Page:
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This week in optometry: May 1-May 5

Article

Catch up on what happened in optometry during the week of May 1-May 5.

Catch up with what Optometry Times®' shared this week:

Image Credit: © Touchr - stock.adobe.com

Adobe Stock/Touchr

Optometry news

Controversies in Modern Eye Care Symposium 2023

The 17th annual Controversies in Modern Eye Care symposium took place on Sunday, April 30, 2023, in Los Angeles, California, and brought optometrists and ophtahlmologists together for 8 hours of education and CE on topics such as glaucoma, thyroid disease, retinal disease—including geographic atrophy and wet AMD, as well as advances in cataract surgery and advances in refractive surgery.

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Being a woman in optometry

Leah J. McFerren, OD, PC

I first started my journey to become an optometrist when I was getting my annual eye exam, being fitted for contact lenses. I was in college pursuing my bachelor’s degree in biological sciences at the University of Mississippi (Ole Miss) in University. While I was getting my eyes checked, my optometrist asked what I planned to do after graduation. I had always wanted to become a doctor but had not decided which specialty to pursue. I told him I was thinking about gynecology, and he asked if I had ever considered optometry. He told me to think about it...

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Increase your capture rate with tiered pricing

Diana Canto-Sims, OD

Does your practice have the right frame strategy in place?

According to data in a 2019 trend report by ABB Analyze,1 the capture rate for eyewear averages 50% to 55% or less. With the onset of COVID-19, many practices experienced lower capture rates due to patients buying their eyewear online.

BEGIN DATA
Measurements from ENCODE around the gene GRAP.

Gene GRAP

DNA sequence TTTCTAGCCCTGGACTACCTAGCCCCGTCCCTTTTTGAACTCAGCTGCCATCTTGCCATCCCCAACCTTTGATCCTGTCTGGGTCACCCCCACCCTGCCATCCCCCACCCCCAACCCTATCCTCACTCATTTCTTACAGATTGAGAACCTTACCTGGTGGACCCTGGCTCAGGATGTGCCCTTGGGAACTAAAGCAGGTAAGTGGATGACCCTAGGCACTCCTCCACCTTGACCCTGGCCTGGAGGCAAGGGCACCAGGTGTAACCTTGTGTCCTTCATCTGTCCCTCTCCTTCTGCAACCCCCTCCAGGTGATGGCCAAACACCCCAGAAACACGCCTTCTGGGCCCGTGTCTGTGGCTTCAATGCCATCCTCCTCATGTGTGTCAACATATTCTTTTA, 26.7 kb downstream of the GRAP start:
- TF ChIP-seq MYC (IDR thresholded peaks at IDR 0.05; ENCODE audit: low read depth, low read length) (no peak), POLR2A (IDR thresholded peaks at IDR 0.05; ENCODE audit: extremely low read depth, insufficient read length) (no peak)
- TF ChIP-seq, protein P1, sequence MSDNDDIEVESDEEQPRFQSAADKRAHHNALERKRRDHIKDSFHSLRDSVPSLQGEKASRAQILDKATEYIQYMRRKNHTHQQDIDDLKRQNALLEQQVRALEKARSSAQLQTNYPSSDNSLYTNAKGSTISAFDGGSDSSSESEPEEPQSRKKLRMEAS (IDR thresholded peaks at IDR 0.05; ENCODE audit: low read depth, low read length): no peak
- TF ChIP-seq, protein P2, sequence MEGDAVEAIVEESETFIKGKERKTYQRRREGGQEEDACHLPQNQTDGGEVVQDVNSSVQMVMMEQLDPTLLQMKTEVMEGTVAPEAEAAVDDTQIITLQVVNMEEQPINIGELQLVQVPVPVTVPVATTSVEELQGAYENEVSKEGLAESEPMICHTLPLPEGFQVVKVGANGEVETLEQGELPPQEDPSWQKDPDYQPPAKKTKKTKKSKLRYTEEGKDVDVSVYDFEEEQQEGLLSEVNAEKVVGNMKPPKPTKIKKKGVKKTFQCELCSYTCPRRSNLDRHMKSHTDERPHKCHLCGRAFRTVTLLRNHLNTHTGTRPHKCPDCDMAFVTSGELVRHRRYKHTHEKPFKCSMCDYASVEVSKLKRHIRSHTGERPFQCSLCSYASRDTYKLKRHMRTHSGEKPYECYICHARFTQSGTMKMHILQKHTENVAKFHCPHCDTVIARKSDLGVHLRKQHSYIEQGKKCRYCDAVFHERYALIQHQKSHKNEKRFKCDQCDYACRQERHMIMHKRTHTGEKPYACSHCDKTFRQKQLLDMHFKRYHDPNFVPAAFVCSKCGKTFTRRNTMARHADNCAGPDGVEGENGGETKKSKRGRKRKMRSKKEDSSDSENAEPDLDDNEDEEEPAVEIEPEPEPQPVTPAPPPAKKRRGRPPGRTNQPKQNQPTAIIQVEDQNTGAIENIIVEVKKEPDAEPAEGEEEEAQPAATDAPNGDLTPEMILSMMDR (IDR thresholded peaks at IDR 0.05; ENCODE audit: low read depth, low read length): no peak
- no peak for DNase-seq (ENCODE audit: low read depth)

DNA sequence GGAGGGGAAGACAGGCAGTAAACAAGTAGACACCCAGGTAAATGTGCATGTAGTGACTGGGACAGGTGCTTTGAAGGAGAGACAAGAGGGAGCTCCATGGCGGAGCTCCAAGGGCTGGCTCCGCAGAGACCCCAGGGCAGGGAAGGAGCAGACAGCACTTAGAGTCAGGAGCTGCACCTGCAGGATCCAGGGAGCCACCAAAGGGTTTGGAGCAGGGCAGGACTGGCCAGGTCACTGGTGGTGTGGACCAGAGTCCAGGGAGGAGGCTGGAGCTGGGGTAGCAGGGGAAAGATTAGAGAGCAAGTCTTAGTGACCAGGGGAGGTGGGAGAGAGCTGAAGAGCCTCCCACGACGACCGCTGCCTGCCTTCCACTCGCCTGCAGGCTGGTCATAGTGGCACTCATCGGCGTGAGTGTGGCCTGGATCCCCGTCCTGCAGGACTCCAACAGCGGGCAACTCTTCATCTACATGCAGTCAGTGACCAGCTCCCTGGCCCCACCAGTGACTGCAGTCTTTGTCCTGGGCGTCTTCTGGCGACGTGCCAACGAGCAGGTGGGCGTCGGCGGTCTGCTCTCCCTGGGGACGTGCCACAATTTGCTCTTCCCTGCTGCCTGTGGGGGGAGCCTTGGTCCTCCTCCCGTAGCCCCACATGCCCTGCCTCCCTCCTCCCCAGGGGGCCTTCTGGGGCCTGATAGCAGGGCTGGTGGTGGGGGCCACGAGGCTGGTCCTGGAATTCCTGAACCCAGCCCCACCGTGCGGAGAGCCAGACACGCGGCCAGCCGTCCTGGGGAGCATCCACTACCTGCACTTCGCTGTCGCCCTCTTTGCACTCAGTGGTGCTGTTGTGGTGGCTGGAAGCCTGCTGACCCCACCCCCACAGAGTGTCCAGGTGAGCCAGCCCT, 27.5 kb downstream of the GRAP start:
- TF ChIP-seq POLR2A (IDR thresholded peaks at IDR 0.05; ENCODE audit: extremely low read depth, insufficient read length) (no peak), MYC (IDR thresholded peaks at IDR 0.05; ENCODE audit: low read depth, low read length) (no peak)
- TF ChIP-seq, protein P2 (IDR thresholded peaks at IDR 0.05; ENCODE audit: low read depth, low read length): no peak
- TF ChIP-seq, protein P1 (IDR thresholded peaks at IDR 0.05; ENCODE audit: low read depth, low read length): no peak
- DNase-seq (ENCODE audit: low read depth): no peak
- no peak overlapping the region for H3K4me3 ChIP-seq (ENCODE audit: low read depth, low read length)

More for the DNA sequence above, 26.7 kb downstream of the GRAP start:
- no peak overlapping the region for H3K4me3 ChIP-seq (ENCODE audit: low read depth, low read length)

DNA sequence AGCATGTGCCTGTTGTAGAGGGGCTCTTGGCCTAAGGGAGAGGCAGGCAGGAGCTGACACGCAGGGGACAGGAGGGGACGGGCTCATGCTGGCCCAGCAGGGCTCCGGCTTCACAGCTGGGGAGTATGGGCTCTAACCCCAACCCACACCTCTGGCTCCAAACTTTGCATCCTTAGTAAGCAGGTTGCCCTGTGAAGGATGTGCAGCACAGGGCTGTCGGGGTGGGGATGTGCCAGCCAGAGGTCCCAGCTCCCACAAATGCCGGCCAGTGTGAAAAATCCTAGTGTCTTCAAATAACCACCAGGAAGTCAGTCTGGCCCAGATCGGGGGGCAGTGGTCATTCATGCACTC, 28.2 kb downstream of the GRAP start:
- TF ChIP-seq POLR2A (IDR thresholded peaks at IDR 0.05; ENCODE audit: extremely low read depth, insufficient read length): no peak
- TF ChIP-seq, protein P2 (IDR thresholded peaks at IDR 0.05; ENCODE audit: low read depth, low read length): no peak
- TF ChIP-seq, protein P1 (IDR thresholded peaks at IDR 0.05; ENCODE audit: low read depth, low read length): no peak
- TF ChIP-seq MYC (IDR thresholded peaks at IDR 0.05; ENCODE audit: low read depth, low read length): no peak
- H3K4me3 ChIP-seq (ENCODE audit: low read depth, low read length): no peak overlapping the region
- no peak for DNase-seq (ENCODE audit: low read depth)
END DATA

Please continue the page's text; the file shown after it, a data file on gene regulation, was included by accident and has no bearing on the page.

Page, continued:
Optimizing how you offer and present frames to your patients will increase your capture rate, increase optical revenue, and give you a competitive advantage over other optical practices in your area.

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ASCRS 2023: ViaLase to present clinical data, technology overview

Emily Kaiser, Assistant Managing Editor

ViaLase announced that they will present clinical data from their first-in-human initial study of femtosecond laser image-guided high-precision trabeculotomy (FLigHT) as well as a technology overview at The American Society of Cataract and Refractive Surgery (ASCRS) annual meeting, which will be held May 5-8, 2023 in San Diego, California. The clinical-stage medical tech company is developing a noninvasive image-guided femtosecond laser for the treatment of glaucoma in the hopes of addressing unmet needs in the conventional treatment paradigm.

More here...

New and emerging myopia management: The impact of sleep

Ashley Wallace-Tucker, OD, FAAO, FSLS, Dipl ABO

The exact reason why an individual becomes myopic and what determines their rate of progression is still a complex, multi-factorial puzzle. However, over the years, researchers have unlocked some key contributors such as genetics, lack of outdoor time, and increased near work. More recently, the impact of sleep has been suggested as an additional behavioral risk factor affecting both myopia onset and progression.

Adequate sleep—both quantity and quality—plays an essential role in many aspects of a child’s overall well-being including cognition, academic performance, emotional health, mental health, and physical health.1

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Silicon Valley Bank failure: What physicians need to know

Johan Vako

No matter how confident an investor feels about their current portfolios, it is impossible not to be shaken by certain headlines. Recently, concerned physician clients of our firm have been reaching out to me to ask if they should move their money out of local banks to larger ones. I explain to them how much of their funds are currently insured and advise them to deposit the additional funds in other insured banks within Federal Deposit Insurance Corporation (FDIC) limits. In mid-March, the news about Silicon Valley Bank (SVB) and the drama that erupted in a short amount of time was prominent in every news source, and it is important to understand what happened and what impact SVB’s collapse could have.

Although it was a favorite of tech company start-ups and venture capitalists, SVB operated like any other bank, with deposits and withdrawals being made daily. As the 16th largest bank in the United States, that amounts to a lot of money on the move.

Read what happened to SVB...

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